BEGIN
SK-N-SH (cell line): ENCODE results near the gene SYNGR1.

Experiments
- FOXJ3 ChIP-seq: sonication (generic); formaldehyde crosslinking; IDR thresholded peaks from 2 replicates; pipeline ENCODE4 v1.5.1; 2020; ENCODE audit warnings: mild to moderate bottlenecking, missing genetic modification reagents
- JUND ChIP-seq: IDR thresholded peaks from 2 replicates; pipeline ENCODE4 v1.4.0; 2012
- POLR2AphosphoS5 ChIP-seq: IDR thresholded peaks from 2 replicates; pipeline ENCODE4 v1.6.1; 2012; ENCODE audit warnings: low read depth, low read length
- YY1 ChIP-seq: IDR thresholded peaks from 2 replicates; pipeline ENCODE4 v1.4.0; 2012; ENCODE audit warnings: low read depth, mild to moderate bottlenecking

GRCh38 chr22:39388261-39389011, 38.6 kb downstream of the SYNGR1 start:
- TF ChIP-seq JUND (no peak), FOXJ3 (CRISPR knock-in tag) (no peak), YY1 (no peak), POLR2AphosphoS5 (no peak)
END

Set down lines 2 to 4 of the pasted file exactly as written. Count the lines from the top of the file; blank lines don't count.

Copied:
Experiments
- FOXJ3 ChIP-seq: sonication (generic); formaldehyde crosslinking; IDR thresholded peaks from 2 replicates; pipeline ENCODE4 v1.5.1; 2020; ENCODE audit warnings: mild to moderate bottlenecking, missing genetic modification reagents
- JUND ChIP-seq: IDR thresholded peaks from 2 replicates; pipeline ENCODE4 v1.4.0; 2012